Many Americans also dreamed of finding a Northwest Passage and opening the Pacific to American commerce and influence, including President Thomas Jefferson. In April 1803, Jefferson achieved his goal of purchasing the Louisiana Territory from France, effectively doubling the size of the United States. The purchase was made possible due to events outside the nation’s control. With the success of the Haitian Revolution, an uprising of slaves against the French, France’s Napoleon abandoned his quest to re-establish an extensive French Empire in America. As a result, he was amenable to selling off the vast Louisiana territory. President Jefferson quickly set out to learn precisely what he had bought and to assess its potential for commercial exploitation. Above all else, Jefferson wanted to exert U.S. control over the territory, an area already well known to French and British explorers. It was therefore vital for the United States to explore and map the land to pave the way for future white settlement.

JEFFERSON’S CORPS OF DISCOVERY HEADS WEST

To head the expedition into the Louisiana territory, Jefferson appointed his friend and personal secretary, twenty-nine-year-old army captain Meriwether Lewis, who was instructed to form a Corps of Discovery. Lewis in turn selected William Clark, who had once been his commanding officer, to help him lead the group (Figure 11.3).

Two paintings depict William Clark (a) and Meriwether Lewis (b).
Figure 11.3 Charles Willson Peale, celebrated portraitist of the American Revolution, painted both William Clark (a) and Meriwether Lewis (b) in 1810 and 1807, respectively, after they returned from their expedition west.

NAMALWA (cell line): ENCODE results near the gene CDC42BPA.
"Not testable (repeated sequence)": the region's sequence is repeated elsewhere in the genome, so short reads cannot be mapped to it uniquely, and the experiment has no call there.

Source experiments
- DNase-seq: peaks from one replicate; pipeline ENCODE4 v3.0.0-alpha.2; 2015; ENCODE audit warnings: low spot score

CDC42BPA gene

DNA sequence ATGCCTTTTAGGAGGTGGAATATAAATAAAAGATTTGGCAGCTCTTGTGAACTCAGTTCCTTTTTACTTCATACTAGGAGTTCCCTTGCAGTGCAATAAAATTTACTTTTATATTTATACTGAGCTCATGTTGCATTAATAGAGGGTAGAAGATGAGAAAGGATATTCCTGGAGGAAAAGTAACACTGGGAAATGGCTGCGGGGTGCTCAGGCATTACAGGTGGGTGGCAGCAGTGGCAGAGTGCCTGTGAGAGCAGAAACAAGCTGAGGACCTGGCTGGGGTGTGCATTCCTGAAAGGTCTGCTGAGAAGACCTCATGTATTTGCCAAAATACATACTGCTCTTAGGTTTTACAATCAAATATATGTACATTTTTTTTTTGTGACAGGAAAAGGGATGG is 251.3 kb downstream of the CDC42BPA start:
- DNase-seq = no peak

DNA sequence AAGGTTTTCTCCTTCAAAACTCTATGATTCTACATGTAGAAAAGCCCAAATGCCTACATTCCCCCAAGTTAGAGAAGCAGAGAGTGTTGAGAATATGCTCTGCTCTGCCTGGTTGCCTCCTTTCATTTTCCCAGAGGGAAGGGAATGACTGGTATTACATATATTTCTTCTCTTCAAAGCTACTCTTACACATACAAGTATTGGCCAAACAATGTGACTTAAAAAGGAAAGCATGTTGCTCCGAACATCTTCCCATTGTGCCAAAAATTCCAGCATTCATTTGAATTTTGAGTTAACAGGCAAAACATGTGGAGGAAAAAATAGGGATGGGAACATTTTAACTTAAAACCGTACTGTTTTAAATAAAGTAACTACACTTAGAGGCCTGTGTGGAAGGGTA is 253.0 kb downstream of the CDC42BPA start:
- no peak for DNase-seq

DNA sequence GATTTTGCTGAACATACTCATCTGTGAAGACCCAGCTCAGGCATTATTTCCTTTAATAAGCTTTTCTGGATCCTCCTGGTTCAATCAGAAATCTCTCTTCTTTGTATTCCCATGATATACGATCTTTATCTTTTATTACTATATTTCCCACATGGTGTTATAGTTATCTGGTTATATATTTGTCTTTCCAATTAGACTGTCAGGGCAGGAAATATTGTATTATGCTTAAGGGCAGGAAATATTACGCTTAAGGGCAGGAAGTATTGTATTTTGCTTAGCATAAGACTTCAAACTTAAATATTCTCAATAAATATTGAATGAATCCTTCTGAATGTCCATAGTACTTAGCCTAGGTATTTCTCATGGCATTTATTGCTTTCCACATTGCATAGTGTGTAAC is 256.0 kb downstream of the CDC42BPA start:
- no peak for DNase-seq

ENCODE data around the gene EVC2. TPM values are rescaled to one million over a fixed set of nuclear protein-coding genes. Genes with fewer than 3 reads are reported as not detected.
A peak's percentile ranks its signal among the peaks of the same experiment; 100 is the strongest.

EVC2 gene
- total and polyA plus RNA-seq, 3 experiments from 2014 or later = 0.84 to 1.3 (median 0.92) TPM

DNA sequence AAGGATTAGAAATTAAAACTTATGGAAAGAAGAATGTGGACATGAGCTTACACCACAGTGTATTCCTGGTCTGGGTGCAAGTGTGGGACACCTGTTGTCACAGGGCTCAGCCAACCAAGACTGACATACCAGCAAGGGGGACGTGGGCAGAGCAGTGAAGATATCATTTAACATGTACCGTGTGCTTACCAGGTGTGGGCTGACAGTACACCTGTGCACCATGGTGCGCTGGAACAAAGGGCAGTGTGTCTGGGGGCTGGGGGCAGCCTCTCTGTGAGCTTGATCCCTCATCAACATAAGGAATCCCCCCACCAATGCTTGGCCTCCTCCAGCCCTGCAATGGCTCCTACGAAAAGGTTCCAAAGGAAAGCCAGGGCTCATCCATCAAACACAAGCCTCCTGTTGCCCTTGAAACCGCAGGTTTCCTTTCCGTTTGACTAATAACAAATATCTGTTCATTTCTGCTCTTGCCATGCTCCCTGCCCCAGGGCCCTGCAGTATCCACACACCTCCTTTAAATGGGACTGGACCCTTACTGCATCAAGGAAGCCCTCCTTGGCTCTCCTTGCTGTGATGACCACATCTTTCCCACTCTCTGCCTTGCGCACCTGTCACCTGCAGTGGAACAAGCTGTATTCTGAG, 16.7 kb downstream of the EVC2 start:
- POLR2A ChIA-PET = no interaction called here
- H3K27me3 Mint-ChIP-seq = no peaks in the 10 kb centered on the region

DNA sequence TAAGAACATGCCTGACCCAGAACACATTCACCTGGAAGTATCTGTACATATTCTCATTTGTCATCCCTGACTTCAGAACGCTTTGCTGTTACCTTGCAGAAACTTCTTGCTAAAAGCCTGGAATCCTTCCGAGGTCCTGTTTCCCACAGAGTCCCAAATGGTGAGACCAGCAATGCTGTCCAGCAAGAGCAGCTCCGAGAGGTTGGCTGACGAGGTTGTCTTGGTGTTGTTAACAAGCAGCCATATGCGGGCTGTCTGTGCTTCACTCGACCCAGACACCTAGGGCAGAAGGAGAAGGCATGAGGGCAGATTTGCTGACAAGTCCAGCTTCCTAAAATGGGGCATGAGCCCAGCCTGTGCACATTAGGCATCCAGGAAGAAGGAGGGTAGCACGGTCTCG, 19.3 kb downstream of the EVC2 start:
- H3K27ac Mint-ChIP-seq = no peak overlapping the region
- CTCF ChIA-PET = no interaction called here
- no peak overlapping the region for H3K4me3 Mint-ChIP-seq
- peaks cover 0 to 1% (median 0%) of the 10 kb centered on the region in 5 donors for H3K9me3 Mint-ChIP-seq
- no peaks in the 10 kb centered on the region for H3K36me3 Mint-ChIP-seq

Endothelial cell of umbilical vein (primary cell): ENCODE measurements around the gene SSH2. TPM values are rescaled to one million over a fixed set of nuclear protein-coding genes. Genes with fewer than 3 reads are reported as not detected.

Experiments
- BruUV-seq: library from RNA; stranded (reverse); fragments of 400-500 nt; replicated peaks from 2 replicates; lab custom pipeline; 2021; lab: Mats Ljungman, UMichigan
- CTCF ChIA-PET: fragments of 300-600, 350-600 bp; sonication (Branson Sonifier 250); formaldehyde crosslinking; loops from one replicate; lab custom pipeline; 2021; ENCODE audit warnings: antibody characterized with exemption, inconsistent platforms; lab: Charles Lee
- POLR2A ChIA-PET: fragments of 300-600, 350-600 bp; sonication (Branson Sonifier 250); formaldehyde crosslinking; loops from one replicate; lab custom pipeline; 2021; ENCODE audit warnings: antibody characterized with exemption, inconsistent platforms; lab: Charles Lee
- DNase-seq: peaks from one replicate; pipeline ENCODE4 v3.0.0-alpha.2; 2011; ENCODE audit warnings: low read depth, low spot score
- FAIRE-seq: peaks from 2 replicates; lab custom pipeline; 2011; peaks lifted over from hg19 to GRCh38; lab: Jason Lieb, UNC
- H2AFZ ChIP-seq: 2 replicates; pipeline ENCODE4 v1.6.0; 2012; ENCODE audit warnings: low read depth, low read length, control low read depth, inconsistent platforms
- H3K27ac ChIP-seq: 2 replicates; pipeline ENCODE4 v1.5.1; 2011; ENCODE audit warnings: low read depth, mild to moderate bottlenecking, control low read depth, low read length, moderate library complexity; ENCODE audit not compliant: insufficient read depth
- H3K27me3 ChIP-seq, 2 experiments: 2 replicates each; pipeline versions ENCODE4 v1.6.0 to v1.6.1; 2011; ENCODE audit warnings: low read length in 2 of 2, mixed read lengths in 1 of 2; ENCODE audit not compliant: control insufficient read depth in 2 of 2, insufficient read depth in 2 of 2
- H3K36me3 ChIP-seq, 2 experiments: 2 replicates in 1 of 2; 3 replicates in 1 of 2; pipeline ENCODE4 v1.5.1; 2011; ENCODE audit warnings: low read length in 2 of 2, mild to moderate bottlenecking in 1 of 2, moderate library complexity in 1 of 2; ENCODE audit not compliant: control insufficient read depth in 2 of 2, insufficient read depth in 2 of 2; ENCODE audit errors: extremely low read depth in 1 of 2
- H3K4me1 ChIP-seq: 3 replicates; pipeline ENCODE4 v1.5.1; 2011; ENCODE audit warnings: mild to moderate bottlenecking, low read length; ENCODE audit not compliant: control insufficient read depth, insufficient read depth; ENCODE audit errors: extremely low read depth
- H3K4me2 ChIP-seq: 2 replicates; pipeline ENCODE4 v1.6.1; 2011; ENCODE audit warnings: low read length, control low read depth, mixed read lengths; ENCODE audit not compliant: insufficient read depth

Jefferson wanted to improve the ability of American merchants to access the ports of China. Establishing a river route from St. Louis to the Pacific Ocean was crucial to capturing a portion of the fur trade that had proven so profitable to Great Britain. He also wanted to legitimize American claims to the land against rivals, such as Great Britain and Spain. Lewis and Clark were thus instructed to map the territory through which they would pass and to explore all tributaries of the Missouri River. This part of the expedition struck fear into Spanish officials, who believed that Lewis and Clark would encroach on New Mexico, the northern part of New Spain. Spain dispatched four unsuccessful expeditions from Santa Fe to intercept the explorers. Lewis and Clark also had directives to establish friendly relationships with the western tribes, introducing them to American trade goods and encouraging warring groups to make peace. Establishing an overland route to the Pacific would bolster U.S. claims to the Pacific Northwest, first established in 1792 when Captain Robert Gray sailed his ship Columbia into the mouth of the river that now bears his vessel’s name and forms the present-day border between Oregon and Washington. Finally, Jefferson, who had a keen interest in science and nature, ordered Lewis and Clark to take extensive notes on the geography, plant life, animals, and natural resources of the region into which they would journey.